• The most common are nasogastric tubes
  • Although the surgical variant is less common, it’s still an option when starvation is a risk

Treatments for dysphagia: esophageal dysphagia

Esophageal cancer isn’t the only cause of this type of dysphagia. Thus, proper treatment depends on proper diagnosis. Perhaps the patient may be suffering from esophagitis, which is inflammation of the esophagus. They may also have achalasia, which is when the lower esophageal muscle (sphincter) doesn’t relax properly to let food enter the stomach.

If a doctor opts for the surgical route, they’ll likely resort to endoscopy. To do this, they insert a flexible fiber tube that runs through the upper gastrointestinal tract, looking for obstructions. The device has a camera and tools for the surgeon to work with. If they find a foreign body, they must remove it. In addition, it also allows surgeons to take biopsies.

The endoscope can also perform dilations to allow elements inside the esophagus to move in patients with severe obstructions due to a decrease in esophageal lumen.

Some of the drugs that can address the problem without surgery are the following:

  • Calcium channel blockers. These drugs claim to regulate smooth muscle contractions in the esophagus. Their effectiveness is disputed by clinical trials.
  • Proton-pump inhibitors. Used more as adjuvants. They reduce the production of hydrochloric acid in the stomach, thus reducing its reflux. This causes esophageal irritation.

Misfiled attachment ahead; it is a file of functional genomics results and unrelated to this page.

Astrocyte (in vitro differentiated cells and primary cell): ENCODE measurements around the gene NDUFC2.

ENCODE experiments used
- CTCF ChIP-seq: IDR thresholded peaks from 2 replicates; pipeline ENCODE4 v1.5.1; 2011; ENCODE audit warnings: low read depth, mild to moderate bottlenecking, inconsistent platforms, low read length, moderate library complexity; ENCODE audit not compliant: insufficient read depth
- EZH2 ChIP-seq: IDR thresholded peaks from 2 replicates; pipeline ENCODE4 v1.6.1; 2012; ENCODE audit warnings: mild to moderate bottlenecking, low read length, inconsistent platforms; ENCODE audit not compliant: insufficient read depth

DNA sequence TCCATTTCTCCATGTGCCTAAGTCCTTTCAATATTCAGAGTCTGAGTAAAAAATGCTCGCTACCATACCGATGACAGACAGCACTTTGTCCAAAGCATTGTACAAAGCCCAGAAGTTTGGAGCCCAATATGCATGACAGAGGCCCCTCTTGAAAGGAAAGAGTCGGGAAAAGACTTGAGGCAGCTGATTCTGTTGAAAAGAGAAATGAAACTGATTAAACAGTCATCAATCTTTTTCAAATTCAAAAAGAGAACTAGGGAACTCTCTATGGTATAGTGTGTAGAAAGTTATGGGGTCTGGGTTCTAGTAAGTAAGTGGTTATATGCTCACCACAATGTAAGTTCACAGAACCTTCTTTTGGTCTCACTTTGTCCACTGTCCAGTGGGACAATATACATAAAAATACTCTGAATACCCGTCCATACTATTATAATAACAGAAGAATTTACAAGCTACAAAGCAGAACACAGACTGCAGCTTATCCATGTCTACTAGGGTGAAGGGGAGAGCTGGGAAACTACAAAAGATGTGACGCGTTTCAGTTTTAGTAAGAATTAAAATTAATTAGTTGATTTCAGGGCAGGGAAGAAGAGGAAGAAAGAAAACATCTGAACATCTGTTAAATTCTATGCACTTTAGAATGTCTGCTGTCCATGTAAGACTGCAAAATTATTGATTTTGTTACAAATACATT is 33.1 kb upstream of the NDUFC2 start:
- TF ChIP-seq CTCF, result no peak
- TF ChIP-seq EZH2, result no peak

• Botulinum toxin. Experts have experimented with injecting this substance a few times, but the results haven’t been entirely promising. Firstly, the substance has to be applied every 6 months to maintain the effect. The patients who benefited from it also underwent surgery.
A person putting pills on a table.
Treatments for dysphagia vary depending on its cause. Sometimes, dietary changes are enough. But other cases require medications or surgery.

Treatments for dysphagia are complex

As you’ve seen in this article, it isn’t easy for doctors to address and treat dysphagia. Serious underlying causes, such as cancer, require an accurate diagnosis that leaves nothing to chance.

For this reason, it’s important for patients to see their doctors as soon as possible and follow their indications. This disorder can lead to malnutrition and dehydration.

All cited sources were thoroughly reviewed by our team to ensure their quality, reliability, currency, and validity. The bibliography of this article was considered reliable and of academic or scientific accuracy.

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  • Chamorro, C. Cabrera, et al. “Dilatación endoscópica con balón de estenosis esofágica en niños.” Cir Pediatr 26 (2013): 106-111.
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  • San Bruno, A., and J. E. Domínguez-Muñoz. “Protocolo diagnóstico de la disfagia.” Medicine-Programa de Formación Médica Continuada Acreditado 13.7 (2020): 405-408.
  • Terré, R. “Disfagia orofaríngea en el ictus: aspectos diagnósticos y terapéuticos.” Revista de neurología 70.12 (2020): 444-452.

This text is provided for informational purposes only and does not replace consultation with a professional. If in doubt, consult your specialist.